Lulu is a star. A self-professed fashionista, she makes heads turn wherever she goes, and with her carefree curls, leopard print garb and profusion of bling-bling, she stands out like no other. In fact, Lulu is so cool that she even has her own movie, simply titled Lulu The Movie.
Singaporean TV audiences know Lulu as the colourful alter ego of actress Michelle Chong, which she created eight years ago, along with a bunch of other characters, for Mediacorp’s Channel 5 news parody show The Noose.
Lulu, a KTV hostess from China, was one of Chong’s most memorable caricatures in the show, which also included a Filipino domestic helper named Leticia Bongnino, and a sexy “sarong party girl” named Barbarella. Those caricatures were such a hit with Singaporean viewers that Chong was named best comedy actress at the 2012 Asian Television Awards.
After making two movies – Already Famous (2011) and 3 Peas In A Pod (2013) – Chong wanted a comedy for her third project, and decided to pick one of the characters she had been playing for the past few years.
In a phone interview from Singapore last week, Chong explained that Lulu The Movie was inspired by the influx of Chinese travellers into Singapore, as well as the increase in news reports about them. “Nowadays, we often read about the mainland Chinese in the news. I imagined that they could be a misunderstood lot. So, I decided to tell the story from their point of view,” said Chong, 39, who also wrote, directed and produced Lulu The Movie.
In the film, Lulu is a bubbly woman from China who goes to Singapore to meet the man who has been romancing her online.
Playing Lulu’s leading man is Leon Jay Williams, 40, Chong’s good friend of 20 years. The handsome Singapore-born Eurasian singer/actor has starred in a total of 15 movies and 11 dramas in Taiwan, China, Hong Kong and Singapore.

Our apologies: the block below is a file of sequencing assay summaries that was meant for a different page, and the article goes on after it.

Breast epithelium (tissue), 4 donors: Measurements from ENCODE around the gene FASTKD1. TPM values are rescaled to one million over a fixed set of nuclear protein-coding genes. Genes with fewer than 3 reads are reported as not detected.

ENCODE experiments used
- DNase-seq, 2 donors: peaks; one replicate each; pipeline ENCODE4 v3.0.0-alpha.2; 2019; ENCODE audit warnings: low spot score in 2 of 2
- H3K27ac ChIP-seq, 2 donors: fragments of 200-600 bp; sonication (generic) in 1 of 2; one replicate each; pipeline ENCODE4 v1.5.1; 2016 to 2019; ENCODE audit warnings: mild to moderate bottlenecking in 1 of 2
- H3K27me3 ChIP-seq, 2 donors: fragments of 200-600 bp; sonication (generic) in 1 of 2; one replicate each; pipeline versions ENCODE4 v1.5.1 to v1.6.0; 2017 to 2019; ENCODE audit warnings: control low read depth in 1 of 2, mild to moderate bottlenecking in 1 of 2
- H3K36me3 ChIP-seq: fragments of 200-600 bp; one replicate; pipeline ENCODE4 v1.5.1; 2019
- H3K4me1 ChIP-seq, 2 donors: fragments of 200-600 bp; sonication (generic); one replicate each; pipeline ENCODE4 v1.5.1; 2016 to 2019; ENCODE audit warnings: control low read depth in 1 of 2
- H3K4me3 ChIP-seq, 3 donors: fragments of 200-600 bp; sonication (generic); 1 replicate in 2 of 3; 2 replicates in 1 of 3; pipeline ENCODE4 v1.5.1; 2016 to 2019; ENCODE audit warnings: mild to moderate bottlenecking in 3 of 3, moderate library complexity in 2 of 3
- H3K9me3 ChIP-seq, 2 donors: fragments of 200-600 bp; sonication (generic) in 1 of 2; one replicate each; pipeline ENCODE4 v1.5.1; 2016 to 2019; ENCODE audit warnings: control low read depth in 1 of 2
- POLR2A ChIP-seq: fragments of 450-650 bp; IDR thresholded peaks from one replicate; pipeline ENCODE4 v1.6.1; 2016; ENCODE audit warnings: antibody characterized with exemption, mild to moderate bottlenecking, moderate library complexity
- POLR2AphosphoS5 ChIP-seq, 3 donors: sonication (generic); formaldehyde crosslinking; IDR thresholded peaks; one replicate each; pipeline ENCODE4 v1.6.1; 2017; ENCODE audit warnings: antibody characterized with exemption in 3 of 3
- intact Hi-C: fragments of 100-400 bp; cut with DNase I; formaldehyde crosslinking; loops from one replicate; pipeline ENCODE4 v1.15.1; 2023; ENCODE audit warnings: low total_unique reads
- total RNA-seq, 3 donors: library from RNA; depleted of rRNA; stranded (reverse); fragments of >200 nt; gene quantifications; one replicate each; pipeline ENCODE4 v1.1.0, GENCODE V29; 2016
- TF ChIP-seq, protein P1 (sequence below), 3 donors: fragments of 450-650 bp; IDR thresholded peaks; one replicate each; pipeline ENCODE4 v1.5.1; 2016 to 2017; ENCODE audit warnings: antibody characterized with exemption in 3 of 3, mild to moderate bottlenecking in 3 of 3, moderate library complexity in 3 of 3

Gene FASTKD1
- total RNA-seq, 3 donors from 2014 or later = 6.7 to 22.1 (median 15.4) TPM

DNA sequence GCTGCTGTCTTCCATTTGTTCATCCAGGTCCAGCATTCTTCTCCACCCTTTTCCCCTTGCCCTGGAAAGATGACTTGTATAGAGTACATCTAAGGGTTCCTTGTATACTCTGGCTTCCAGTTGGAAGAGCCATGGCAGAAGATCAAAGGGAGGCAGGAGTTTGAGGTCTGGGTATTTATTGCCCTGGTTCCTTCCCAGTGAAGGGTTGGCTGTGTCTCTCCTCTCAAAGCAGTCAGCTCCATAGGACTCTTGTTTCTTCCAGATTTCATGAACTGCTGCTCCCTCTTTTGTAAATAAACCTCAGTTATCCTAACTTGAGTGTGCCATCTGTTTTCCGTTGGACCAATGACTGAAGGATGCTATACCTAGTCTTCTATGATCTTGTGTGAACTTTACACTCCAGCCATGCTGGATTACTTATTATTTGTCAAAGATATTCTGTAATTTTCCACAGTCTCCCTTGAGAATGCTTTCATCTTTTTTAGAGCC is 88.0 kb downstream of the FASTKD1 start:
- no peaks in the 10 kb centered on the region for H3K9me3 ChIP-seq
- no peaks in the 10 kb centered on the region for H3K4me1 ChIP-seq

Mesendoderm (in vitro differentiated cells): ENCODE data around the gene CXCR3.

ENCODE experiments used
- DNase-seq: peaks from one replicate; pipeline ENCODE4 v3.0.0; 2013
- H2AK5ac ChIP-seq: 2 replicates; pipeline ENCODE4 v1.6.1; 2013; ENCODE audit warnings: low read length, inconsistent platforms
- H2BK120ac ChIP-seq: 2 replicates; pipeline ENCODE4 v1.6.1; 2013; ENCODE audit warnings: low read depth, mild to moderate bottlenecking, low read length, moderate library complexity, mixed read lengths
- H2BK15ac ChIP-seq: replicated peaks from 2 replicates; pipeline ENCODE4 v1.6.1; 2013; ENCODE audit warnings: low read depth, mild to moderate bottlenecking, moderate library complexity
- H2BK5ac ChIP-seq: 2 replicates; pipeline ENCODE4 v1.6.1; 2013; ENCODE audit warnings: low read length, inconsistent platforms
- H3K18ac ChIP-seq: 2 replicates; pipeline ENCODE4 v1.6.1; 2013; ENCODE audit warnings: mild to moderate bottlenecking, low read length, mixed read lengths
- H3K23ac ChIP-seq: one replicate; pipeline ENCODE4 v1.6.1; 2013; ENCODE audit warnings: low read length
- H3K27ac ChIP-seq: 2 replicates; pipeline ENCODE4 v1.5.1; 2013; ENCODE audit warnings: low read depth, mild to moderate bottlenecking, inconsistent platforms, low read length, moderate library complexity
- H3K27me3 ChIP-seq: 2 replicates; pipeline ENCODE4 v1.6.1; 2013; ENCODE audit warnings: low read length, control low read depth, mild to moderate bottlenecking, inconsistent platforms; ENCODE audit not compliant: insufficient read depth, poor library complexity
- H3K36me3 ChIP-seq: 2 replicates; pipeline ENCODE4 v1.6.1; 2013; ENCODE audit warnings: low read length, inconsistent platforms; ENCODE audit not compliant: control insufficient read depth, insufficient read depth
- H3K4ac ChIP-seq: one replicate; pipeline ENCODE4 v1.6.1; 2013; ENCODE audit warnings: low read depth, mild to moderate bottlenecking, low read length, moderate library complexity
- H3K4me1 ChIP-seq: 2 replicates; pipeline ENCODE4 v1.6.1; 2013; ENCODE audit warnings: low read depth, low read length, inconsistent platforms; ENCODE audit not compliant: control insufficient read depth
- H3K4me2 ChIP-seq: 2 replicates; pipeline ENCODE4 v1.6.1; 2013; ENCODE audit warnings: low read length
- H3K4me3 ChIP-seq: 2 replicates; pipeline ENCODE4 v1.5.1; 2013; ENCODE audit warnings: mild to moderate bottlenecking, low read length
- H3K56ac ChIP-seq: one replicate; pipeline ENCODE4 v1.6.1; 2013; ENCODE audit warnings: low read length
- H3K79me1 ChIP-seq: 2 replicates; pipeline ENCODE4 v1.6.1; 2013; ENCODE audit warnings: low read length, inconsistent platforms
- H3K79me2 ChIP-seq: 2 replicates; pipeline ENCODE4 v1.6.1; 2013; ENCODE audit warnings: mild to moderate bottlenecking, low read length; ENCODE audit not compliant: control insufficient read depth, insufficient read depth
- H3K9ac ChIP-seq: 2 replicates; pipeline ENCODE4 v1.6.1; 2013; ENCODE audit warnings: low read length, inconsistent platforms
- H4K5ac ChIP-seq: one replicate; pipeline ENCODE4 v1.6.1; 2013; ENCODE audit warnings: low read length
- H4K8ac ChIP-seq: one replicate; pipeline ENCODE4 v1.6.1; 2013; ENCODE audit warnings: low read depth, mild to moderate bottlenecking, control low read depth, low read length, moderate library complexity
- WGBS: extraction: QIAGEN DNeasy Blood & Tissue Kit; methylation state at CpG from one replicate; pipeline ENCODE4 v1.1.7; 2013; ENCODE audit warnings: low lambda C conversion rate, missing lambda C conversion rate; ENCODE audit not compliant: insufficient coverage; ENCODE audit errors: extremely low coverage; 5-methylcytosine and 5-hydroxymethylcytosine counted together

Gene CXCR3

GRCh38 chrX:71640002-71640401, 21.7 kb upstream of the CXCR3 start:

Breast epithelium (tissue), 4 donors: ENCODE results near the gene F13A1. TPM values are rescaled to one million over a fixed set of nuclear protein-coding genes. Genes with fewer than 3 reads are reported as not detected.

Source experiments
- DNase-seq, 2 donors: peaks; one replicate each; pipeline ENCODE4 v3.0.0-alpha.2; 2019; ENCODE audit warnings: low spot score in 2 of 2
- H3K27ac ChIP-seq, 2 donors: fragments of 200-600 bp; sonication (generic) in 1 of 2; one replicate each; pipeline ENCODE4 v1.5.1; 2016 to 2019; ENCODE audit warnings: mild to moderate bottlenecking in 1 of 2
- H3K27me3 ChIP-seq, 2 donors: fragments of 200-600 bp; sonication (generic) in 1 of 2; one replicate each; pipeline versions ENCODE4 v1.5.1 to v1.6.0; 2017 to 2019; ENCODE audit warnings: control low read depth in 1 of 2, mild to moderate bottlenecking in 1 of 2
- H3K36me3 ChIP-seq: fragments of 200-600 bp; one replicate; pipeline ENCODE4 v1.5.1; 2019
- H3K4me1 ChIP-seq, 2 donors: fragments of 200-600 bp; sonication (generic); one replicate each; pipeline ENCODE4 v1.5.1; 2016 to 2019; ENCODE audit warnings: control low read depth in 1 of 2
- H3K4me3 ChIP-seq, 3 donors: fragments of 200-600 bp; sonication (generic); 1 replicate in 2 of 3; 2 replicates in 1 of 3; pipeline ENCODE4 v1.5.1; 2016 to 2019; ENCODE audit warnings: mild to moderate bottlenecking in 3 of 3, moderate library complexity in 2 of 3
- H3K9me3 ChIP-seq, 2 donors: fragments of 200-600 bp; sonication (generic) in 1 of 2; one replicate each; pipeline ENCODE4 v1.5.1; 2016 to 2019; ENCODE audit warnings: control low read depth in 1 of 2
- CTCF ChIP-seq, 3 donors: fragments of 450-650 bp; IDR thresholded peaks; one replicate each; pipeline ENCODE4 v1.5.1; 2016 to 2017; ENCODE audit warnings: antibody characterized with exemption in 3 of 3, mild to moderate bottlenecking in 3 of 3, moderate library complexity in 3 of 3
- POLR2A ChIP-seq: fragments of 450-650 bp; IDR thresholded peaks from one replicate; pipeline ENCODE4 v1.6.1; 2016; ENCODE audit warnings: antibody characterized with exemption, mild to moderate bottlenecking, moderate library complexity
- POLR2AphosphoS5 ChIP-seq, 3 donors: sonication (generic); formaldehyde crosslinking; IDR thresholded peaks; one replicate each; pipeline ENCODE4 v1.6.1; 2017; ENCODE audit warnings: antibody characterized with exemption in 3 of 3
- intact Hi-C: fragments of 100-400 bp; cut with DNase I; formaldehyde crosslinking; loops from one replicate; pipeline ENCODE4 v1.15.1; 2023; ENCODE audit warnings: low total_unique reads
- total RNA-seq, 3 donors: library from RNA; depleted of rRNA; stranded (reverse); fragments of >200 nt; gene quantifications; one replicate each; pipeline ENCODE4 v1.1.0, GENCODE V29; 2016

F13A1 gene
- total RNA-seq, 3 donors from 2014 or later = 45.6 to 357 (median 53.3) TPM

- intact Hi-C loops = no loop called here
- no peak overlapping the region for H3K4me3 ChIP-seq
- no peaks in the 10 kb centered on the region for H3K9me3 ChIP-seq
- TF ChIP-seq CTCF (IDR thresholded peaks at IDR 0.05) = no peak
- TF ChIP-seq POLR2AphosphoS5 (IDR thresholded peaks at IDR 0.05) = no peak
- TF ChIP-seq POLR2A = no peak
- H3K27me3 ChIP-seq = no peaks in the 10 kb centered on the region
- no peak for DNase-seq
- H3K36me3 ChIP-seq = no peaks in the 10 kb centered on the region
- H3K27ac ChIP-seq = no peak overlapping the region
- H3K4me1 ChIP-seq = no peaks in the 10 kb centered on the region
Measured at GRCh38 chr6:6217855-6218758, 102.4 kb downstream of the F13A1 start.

Reminiscing about how they both started out as models before Williams ventured overseas to develop his acting career in China and Taiwan, Chong said they reconnected a few years back when he returned to Singapore.
“I was surprised that his Chinese had not improved much, despite spending so many years abroad in a variety of Mandarin-speaking projects,” Chong says of the handsome model-turned-actor, who plays the twin brother of 53-year-old Singaporean actor Chen Tianwen’s character, who is also one of Lulu’s love interests in the movie.
“Lulu’s English is not good while Leon’s Mandarin is not good. In the movie, Lulu pronounces Leon’s name as Liang, so I call them ‘ban jing ba liang’ (the Chinese equivalent of Tweedledum and Tweedledee).”
Besides the main role, Chong also plays another character in the movie, that of the insufferable Sonia, the uptight host of a Singaporean TV fashion show, who is as different from Lulu as night is from day.
“Leon is a rich banker and a handsome gentleman. One would say Leon may look more natural with a successful supermodel like Sonia. But putting him with Lulu doesn’t really look too awkward either. Sonia may look modern and pretty but Lulu is gregarious and friendly. You can see the difference in the KTV lounge, where Sonia pulls a long face, yet Lulu is all smiles, because she’s a people person. She just wants everybody to be happy.”
Chong says that if people can get past Lulu’s physical traits, then they will find that “she is very fun”.
“She is very endearing in the sense that she has a heart of gold. Also, she is very witty, and she has these street smarts that people find quite cute. The way that she fends for herself are just her survival instincts. She is the underdog after all, so I think people still want to see her come right in the end.”
The filmmaker is confident that people will grow to like Lulu because she is a nice person. “It’s just that her English is not that good, and another thing is the way she insists on looking. She sticks to having her own fashion sense, even though everybody may be telling her it’s embarrassing. But she doesn’t care, because this is her.”
In this rags-to-riches rom-com, where Lulu goes from a down-on-her-luck KTV hostess to international fashion icon without ever losing herself in the process, one message is clear, which Chong merrily quips in her much-loved alter ego’s voice: “Be yourself. You must stay true to yourself. That is most important.”